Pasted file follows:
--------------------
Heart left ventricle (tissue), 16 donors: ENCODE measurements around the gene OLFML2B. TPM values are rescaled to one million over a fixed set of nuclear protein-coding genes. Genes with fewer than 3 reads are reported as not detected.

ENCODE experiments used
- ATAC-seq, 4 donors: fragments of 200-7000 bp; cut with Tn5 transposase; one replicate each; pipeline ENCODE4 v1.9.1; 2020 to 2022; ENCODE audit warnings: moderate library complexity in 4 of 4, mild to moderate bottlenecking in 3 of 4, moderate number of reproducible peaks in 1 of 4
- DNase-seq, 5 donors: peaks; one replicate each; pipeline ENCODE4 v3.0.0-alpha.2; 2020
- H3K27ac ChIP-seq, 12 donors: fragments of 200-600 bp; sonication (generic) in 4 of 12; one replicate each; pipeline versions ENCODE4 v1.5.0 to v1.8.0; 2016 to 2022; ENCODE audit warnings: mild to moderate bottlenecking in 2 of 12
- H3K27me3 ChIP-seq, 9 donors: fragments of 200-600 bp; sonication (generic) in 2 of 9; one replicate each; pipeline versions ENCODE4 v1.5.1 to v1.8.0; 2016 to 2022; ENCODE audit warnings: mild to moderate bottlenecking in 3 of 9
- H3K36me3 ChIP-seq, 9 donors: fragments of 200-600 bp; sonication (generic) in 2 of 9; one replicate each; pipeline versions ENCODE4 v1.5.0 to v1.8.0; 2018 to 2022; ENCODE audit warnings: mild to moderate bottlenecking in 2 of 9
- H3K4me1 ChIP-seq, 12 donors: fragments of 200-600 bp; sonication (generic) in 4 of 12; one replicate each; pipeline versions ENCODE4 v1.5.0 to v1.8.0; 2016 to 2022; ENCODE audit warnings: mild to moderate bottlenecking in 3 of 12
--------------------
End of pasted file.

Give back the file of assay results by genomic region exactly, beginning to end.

Heart left ventricle (tissue), 16 donors: ENCODE measurements around the gene OLFML2B. TPM values are rescaled to one million over a fixed set of nuclear protein-coding genes. Genes with fewer than 3 reads are reported as not detected.

ENCODE experiments used
- ATAC-seq, 4 donors: fragments of 200-7000 bp; cut with Tn5 transposase; one replicate each; pipeline ENCODE4 v1.9.1; 2020 to 2022; ENCODE audit warnings: moderate library complexity in 4 of 4, mild to moderate bottlenecking in 3 of 4, moderate number of reproducible peaks in 1 of 4
- DNase-seq, 5 donors: peaks; one replicate each; pipeline ENCODE4 v3.0.0-alpha.2; 2020
- H3K27ac ChIP-seq, 12 donors: fragments of 200-600 bp; sonication (generic) in 4 of 12; one replicate each; pipeline versions ENCODE4 v1.5.0 to v1.8.0; 2016 to 2022; ENCODE audit warnings: mild to moderate bottlenecking in 2 of 12
- H3K27me3 ChIP-seq, 9 donors: fragments of 200-600 bp; sonication (generic) in 2 of 9; one replicate each; pipeline versions ENCODE4 v1.5.1 to v1.8.0; 2016 to 2022; ENCODE audit warnings: mild to moderate bottlenecking in 3 of 9
- H3K36me3 ChIP-seq, 9 donors: fragments of 200-600 bp; sonication (generic) in 2 of 9; one replicate each; pipeline versions ENCODE4 v1.5.0 to v1.8.0; 2018 to 2022; ENCODE audit warnings: mild to moderate bottlenecking in 2 of 9
- H3K4me1 ChIP-seq, 12 donors: fragments of 200-600 bp; sonication (generic) in 4 of 12; one replicate each; pipeline versions ENCODE4 v1.5.0 to v1.8.0; 2016 to 2022; ENCODE audit warnings: mild to moderate bottlenecking in 3 of 12